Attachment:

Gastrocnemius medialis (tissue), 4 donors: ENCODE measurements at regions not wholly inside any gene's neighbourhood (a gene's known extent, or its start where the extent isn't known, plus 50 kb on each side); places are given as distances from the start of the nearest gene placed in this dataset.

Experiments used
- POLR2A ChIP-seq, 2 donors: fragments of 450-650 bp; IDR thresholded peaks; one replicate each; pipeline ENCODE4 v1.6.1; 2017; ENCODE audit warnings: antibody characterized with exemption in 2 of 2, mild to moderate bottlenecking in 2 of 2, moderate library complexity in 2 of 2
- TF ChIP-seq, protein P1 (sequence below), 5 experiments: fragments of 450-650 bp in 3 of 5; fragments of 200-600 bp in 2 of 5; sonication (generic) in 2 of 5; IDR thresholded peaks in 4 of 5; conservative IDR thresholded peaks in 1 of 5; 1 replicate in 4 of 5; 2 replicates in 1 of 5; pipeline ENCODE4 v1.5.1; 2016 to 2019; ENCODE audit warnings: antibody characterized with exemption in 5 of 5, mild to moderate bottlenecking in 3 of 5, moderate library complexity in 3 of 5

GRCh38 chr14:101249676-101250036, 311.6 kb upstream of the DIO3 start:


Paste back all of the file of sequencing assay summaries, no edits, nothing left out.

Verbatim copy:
Gastrocnemius medialis (tissue), 4 donors: ENCODE measurements at regions not wholly inside any gene's neighbourhood (a gene's known extent, or its start where the extent isn't known, plus 50 kb on each side); places are given as distances from the start of the nearest gene placed in this dataset.

Experiments used
- POLR2A ChIP-seq, 2 donors: fragments of 450-650 bp; IDR thresholded peaks; one replicate each; pipeline ENCODE4 v1.6.1; 2017; ENCODE audit warnings: antibody characterized with exemption in 2 of 2, mild to moderate bottlenecking in 2 of 2, moderate library complexity in 2 of 2
- TF ChIP-seq, protein P1 (sequence below), 5 experiments: fragments of 450-650 bp in 3 of 5; fragments of 200-600 bp in 2 of 5; sonication (generic) in 2 of 5; IDR thresholded peaks in 4 of 5; conservative IDR thresholded peaks in 1 of 5; 1 replicate in 4 of 5; 2 replicates in 1 of 5; pipeline ENCODE4 v1.5.1; 2016 to 2019; ENCODE audit warnings: antibody characterized with exemption in 5 of 5, mild to moderate bottlenecking in 3 of 5, moderate library complexity in 3 of 5

GRCh38 chr14:101249676-101250036, 311.6 kb upstream of the DIO3 start: